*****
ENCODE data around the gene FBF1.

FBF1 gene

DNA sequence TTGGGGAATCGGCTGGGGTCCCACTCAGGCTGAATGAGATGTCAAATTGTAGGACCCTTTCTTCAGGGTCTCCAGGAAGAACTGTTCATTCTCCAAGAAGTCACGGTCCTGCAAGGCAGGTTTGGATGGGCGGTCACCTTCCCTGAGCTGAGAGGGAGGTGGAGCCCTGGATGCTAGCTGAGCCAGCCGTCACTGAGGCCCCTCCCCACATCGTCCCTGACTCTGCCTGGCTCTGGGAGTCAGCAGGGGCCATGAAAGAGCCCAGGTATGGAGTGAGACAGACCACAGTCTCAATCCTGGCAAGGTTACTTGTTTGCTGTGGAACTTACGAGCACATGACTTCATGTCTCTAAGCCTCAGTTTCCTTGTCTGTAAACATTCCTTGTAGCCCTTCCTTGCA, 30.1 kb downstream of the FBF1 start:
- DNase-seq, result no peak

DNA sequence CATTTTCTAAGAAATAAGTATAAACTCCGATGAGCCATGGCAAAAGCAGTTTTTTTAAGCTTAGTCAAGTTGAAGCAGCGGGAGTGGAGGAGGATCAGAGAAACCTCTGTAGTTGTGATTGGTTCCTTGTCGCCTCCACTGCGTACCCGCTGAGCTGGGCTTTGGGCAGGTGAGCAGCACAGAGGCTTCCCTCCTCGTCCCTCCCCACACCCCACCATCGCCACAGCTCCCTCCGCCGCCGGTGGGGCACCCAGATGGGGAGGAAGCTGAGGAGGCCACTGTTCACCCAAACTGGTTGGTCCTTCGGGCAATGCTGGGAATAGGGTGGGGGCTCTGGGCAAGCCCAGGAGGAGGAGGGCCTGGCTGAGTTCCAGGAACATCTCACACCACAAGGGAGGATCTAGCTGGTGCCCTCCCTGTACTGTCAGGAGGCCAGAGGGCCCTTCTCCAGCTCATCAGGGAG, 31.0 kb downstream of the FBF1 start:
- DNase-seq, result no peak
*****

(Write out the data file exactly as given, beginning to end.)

ENCODE data around the gene FBF1.

FBF1 gene

DNA sequence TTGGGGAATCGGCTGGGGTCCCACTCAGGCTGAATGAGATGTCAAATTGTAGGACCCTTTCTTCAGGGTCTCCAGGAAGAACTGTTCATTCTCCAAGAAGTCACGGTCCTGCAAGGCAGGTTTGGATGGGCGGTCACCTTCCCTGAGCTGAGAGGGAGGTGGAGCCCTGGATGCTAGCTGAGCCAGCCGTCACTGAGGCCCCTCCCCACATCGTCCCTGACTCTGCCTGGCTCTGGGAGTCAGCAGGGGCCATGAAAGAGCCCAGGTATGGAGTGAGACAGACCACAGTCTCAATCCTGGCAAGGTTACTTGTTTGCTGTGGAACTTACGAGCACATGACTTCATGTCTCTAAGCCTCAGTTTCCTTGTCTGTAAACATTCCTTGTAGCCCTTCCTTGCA, 30.1 kb downstream of the FBF1 start:
- DNase-seq, result no peak

DNA sequence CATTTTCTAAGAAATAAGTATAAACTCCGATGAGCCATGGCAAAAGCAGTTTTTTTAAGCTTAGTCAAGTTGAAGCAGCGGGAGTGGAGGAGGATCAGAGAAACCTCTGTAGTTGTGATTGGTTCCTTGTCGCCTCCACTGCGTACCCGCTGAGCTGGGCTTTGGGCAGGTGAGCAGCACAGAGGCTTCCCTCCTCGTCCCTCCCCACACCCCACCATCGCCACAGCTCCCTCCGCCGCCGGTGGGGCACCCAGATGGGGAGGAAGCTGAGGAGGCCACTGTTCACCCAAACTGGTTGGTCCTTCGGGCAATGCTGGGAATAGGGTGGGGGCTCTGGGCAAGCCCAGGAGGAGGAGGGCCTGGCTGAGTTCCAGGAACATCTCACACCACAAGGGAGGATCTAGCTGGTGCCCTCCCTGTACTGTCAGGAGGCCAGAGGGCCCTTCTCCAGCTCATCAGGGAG, 31.0 kb downstream of the FBF1 start:
- DNase-seq, result no peak